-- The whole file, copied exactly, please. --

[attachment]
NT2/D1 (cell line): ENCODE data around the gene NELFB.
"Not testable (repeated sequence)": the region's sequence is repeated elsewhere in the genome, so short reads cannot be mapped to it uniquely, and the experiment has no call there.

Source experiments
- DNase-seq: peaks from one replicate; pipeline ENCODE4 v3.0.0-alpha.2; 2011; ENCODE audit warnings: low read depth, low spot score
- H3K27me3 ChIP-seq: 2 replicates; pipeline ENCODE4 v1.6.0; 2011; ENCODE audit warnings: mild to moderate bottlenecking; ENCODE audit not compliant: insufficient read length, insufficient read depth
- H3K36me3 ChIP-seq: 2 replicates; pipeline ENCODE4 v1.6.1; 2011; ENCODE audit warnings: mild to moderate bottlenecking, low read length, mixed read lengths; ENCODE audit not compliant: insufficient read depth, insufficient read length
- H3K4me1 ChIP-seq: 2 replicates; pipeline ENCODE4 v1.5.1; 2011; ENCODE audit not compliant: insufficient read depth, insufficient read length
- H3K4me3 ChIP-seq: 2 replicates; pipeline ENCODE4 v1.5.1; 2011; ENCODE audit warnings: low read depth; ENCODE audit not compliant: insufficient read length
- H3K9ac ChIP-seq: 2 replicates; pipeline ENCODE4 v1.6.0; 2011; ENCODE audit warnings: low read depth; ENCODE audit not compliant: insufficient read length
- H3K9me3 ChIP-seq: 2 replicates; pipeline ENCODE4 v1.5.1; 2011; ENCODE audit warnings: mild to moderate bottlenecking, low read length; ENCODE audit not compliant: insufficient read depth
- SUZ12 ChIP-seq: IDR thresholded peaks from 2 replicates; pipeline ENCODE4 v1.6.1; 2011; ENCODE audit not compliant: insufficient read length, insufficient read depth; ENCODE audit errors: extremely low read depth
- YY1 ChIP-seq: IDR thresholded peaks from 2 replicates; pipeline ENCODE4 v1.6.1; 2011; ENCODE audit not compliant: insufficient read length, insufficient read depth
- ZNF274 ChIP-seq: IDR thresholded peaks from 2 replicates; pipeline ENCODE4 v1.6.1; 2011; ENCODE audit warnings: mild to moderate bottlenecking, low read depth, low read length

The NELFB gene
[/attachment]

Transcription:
NT2/D1 (cell line): ENCODE data around the gene NELFB.
"Not testable (repeated sequence)": the region's sequence is repeated elsewhere in the genome, so short reads cannot be mapped to it uniquely, and the experiment has no call there.

Source experiments
- DNase-seq: peaks from one replicate; pipeline ENCODE4 v3.0.0-alpha.2; 2011; ENCODE audit warnings: low read depth, low spot score
- H3K27me3 ChIP-seq: 2 replicates; pipeline ENCODE4 v1.6.0; 2011; ENCODE audit warnings: mild to moderate bottlenecking; ENCODE audit not compliant: insufficient read length, insufficient read depth
- H3K36me3 ChIP-seq: 2 replicates; pipeline ENCODE4 v1.6.1; 2011; ENCODE audit warnings: mild to moderate bottlenecking, low read length, mixed read lengths; ENCODE audit not compliant: insufficient read depth, insufficient read length
- H3K4me1 ChIP-seq: 2 replicates; pipeline ENCODE4 v1.5.1; 2011; ENCODE audit not compliant: insufficient read depth, insufficient read length
- H3K4me3 ChIP-seq: 2 replicates; pipeline ENCODE4 v1.5.1; 2011; ENCODE audit warnings: low read depth; ENCODE audit not compliant: insufficient read length
- H3K9ac ChIP-seq: 2 replicates; pipeline ENCODE4 v1.6.0; 2011; ENCODE audit warnings: low read depth; ENCODE audit not compliant: insufficient read length
- H3K9me3 ChIP-seq: 2 replicates; pipeline ENCODE4 v1.5.1; 2011; ENCODE audit warnings: mild to moderate bottlenecking, low read length; ENCODE audit not compliant: insufficient read depth
- SUZ12 ChIP-seq: IDR thresholded peaks from 2 replicates; pipeline ENCODE4 v1.6.1; 2011; ENCODE audit not compliant: insufficient read length, insufficient read depth; ENCODE audit errors: extremely low read depth
- YY1 ChIP-seq: IDR thresholded peaks from 2 replicates; pipeline ENCODE4 v1.6.1; 2011; ENCODE audit not compliant: insufficient read length, insufficient read depth
- ZNF274 ChIP-seq: IDR thresholded peaks from 2 replicates; pipeline ENCODE4 v1.6.1; 2011; ENCODE audit warnings: mild to moderate bottlenecking, low read depth, low read length

The NELFB gene